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Are there any seforim which serve as an introduction to learning Kabbalah? These seforim, I imagine, would give the basic terms and ideas of Kabbalah along with some explanation for the novice learner.

Any personal experience with particular seforim would be highly valuable.

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  • 11
    Try Talmud Bavli by Rabbi Ashi.
    – Double AA
    Apr 9 '19 at 21:35
  • 1
    @DoubleAA Actually I don't think he ever got Semichah, you might want to correct that title....
    – Yehuda
    Jan 27 at 23:44

11 Answers 11

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Inner Space from Rabbi Aryeh Kaplan (written by his students based on his teachings) is a great intro in English. He goes through the concept of ein sof, tzimtzum, the four worlds, the sefirot, partzufim etc.

Another great Sefer is Nefesh Hatzimtzum, an English translation of Nefesh Hachaim (from Rabbi Chaim Volozhin) by Rabbi Avinoam Frankel. There are extended footnotes and a second volume that gives English translation to a lot of the Kabbalah that Nefesh Hachaim is based on.

Finally there is the Sefer שפתי חן (I forget the author) which is specifically written as an intro to the Kabbalah that chassidus is based on.

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You do not specify if you are looking for an English or Hebrew book. In English, you could try The Thirteen Petalled Rose: A Discourse On The Essence Of Jewish Existence And Belief by R Adin Steinsaltz.

See also here

This new and expanded edition of Rabbi Adin Steinsaltz’s contemporary classic, which includes two additional chapters, seeks to bring the fundamental notions of Kabbalah to an ever-growing audience of spiritual seekers.

The title of the book comes from the symbolic image used to represent the People of Israel in the opening lines of the mystical Jewish text known as the Zohar. In The Thirteen Petalled Rose (perhaps Rabbi Steinsaltz’s most famous work), he seeks to open new vistas for understanding the man-God relationship and how moral human beings should conduct their lives.

The Thirteen Petalled Rose addresses profound topics like good and evil, Divine revelation, the human soul, holiness, ethical ways of life, the Torah and its commandments, the search for the self, and the nature of spiritual worlds and their relationship to the physical. The expanded edition also features a new preface by the author, as well as new chapters on the Kabbalistic view of prayer and devotion.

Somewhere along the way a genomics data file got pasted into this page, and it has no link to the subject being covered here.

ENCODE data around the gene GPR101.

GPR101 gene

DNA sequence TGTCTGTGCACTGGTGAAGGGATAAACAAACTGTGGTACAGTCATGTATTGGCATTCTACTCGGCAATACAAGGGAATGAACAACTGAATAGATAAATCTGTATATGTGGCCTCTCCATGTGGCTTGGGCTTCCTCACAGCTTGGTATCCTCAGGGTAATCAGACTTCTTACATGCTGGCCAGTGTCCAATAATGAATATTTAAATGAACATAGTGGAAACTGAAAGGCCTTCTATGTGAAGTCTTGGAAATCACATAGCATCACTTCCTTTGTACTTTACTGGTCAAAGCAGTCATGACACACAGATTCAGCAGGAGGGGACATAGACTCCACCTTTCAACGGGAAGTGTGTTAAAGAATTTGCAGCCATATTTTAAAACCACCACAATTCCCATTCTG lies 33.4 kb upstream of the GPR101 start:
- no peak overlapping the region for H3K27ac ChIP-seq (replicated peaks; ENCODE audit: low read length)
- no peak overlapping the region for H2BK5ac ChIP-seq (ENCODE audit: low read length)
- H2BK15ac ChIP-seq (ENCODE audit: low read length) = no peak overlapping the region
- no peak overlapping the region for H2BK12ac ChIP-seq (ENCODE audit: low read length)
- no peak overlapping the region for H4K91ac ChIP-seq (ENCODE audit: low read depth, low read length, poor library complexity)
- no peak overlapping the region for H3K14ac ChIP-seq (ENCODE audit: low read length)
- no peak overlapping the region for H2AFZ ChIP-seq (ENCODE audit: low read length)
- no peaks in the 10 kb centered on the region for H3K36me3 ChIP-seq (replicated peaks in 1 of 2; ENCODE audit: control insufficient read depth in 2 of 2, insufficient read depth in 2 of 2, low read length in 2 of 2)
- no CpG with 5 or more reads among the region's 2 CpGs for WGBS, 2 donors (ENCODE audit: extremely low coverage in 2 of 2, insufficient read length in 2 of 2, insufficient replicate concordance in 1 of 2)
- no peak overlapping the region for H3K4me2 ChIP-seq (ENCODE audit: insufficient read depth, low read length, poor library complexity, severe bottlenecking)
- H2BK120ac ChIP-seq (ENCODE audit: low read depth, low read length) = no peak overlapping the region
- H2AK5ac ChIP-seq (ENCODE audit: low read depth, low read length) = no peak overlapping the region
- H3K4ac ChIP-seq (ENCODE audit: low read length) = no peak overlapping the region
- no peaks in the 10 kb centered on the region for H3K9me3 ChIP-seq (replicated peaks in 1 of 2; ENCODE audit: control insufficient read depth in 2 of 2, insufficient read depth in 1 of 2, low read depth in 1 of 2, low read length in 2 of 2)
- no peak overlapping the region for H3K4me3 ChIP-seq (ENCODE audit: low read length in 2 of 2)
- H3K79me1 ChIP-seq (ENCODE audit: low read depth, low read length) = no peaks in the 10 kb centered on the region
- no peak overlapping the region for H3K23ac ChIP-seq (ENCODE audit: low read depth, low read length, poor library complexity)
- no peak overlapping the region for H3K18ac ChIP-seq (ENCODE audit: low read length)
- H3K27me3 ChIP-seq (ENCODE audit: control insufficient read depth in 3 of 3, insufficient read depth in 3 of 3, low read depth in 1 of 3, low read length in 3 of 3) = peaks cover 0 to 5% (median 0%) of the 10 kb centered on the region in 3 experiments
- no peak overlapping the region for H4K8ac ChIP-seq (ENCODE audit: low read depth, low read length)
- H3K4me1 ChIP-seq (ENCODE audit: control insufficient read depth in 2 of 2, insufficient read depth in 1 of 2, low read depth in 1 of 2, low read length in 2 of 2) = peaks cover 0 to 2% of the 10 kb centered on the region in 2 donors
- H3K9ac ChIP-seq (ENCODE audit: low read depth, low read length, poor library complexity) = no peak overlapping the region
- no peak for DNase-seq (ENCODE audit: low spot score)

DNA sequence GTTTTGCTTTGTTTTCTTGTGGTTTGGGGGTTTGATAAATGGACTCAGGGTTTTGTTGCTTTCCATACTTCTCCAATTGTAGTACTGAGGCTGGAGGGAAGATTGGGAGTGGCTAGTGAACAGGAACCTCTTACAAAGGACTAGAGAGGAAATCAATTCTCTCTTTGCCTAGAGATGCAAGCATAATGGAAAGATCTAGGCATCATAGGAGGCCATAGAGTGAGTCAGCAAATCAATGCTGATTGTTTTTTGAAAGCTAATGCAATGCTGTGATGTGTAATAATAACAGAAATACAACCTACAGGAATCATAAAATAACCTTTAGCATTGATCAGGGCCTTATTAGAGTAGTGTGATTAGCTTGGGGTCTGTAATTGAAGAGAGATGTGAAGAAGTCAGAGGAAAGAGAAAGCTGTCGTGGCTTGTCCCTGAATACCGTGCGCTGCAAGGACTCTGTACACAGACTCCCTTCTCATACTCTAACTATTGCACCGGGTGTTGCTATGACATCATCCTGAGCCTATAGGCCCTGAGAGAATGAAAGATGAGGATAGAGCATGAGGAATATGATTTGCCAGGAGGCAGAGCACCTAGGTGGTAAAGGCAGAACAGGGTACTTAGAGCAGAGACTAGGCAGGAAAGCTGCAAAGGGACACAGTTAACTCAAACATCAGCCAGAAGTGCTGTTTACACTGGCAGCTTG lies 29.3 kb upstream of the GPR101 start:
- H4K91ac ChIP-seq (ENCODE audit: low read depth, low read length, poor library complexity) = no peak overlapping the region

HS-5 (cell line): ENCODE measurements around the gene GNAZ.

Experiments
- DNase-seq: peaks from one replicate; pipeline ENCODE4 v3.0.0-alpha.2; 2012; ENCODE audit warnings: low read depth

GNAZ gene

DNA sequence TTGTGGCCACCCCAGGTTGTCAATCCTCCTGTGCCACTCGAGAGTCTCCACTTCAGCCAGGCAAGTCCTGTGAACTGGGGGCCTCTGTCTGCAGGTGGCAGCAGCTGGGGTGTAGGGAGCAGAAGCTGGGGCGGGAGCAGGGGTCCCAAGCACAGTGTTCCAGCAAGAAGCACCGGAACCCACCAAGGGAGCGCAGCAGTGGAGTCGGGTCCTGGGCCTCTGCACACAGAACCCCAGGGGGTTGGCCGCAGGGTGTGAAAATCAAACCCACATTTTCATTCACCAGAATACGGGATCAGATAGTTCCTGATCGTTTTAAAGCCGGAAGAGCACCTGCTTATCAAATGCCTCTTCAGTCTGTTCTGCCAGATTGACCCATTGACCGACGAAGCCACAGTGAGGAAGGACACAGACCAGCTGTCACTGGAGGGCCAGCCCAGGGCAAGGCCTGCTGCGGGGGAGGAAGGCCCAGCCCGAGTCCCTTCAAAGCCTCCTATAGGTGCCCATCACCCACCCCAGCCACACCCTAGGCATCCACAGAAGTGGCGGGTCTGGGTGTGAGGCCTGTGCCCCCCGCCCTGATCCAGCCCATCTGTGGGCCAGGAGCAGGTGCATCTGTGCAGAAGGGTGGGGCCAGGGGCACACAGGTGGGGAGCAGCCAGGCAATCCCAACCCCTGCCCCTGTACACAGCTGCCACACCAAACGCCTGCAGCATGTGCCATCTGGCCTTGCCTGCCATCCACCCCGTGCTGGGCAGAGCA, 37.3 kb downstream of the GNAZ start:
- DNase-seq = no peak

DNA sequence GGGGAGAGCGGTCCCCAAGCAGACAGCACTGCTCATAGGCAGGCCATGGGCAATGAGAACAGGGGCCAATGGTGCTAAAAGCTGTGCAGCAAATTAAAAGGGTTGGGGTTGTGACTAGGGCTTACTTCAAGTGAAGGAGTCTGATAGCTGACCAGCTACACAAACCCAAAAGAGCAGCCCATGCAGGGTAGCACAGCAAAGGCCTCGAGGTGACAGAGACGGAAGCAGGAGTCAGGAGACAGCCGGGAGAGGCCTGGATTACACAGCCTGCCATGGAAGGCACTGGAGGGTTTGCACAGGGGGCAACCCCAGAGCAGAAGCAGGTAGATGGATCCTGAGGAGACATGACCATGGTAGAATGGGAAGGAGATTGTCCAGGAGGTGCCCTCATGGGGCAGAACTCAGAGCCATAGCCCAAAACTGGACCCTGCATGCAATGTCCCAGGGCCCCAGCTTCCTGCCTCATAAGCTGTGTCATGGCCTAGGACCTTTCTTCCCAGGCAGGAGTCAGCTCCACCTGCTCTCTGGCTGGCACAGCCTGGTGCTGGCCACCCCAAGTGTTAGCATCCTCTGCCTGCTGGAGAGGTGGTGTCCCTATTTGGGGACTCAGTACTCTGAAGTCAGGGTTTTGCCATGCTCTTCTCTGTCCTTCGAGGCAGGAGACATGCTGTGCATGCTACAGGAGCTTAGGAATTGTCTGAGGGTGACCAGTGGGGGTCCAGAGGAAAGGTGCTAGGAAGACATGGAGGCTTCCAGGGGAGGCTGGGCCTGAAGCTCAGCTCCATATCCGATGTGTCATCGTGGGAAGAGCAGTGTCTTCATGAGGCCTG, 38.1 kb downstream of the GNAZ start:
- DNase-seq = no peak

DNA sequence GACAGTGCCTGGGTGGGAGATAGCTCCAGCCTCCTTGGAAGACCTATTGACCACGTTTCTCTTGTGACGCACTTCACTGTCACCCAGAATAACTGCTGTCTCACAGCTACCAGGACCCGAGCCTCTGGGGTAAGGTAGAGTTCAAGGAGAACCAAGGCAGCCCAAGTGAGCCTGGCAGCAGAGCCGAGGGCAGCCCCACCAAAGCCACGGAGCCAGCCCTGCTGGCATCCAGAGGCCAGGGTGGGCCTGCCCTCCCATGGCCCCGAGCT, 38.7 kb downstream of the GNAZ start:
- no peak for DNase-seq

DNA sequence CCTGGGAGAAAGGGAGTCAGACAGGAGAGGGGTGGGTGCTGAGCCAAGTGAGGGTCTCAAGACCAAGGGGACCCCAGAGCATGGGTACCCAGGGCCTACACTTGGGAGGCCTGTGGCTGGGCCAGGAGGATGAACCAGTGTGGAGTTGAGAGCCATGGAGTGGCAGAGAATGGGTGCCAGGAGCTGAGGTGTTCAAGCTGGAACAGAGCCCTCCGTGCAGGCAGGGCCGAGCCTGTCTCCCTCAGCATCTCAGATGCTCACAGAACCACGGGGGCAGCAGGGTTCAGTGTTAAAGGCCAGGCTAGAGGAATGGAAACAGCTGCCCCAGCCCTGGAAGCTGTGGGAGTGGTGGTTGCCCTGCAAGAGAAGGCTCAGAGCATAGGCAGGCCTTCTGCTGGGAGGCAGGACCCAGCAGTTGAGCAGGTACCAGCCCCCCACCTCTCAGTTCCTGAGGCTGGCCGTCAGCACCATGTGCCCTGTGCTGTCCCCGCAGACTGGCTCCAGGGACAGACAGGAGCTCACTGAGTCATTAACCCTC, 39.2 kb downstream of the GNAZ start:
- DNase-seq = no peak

Rabbi Steinsaltz’s vast knowledge of science, psychology, mysticism and philosophy come together in The Thirteen Petalled Rose as he translates the ancient concepts of Kabbalah into an intelligible language for a new generation of readers.

Alternatively, I found R Yitzchak Ginsburgh's What You Need to Know About Kabbalah to be an excellent introduction.

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  • The original Hebrew version was published as שלושה עשר עלי השושנה
    – b a
    Apr 10 '19 at 17:50
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  1. Shomer Emunim Hakadmon (Rabbi Yosef Irgas), generalities and introduction to abstract language

  2. Amud Haavodah (Rabbi Boruch Kosover), optimization of the first. Very long but very clear.

  3. Shaare Ora (Rabbi Yosef Gikitilia, a rishon), introduction to the torat hasefirot.

  4. Mishnat Chasidim (Rabbi Immanuel Chay Richi), compilation of torat Haari.

  5. Klale Hatchalat Hachochma (Arie Leyb Lipkin).Very short introduction based almost only on Ramchal and Gra. Great for memorization.

There are a lot of books, including books of Ramchal. But Ramchal writes in a very concise way and is hard to grasp. There is no classical book unanimously accepted. The main problem is to learn that kabala is to avoid confusion between abstraction of concepts and words used in common language, it's not easy to leave concrete thinking. Anyways the Shomer Emunim is almost universally accepted as the first step. There are books with definitions, as klale hatchalat hachochma, compilated from Ramchal and Gra, but in my experience they don't help as Shomer Emunim. Sefer Habrit is well known. I don't know it. Many tendencies learn Sifre Rav Chayim Vital at first, Otsrot Chayim, but with Shyur only. Some tendencies are mistrustful toward books there are not from Ramak or Ari.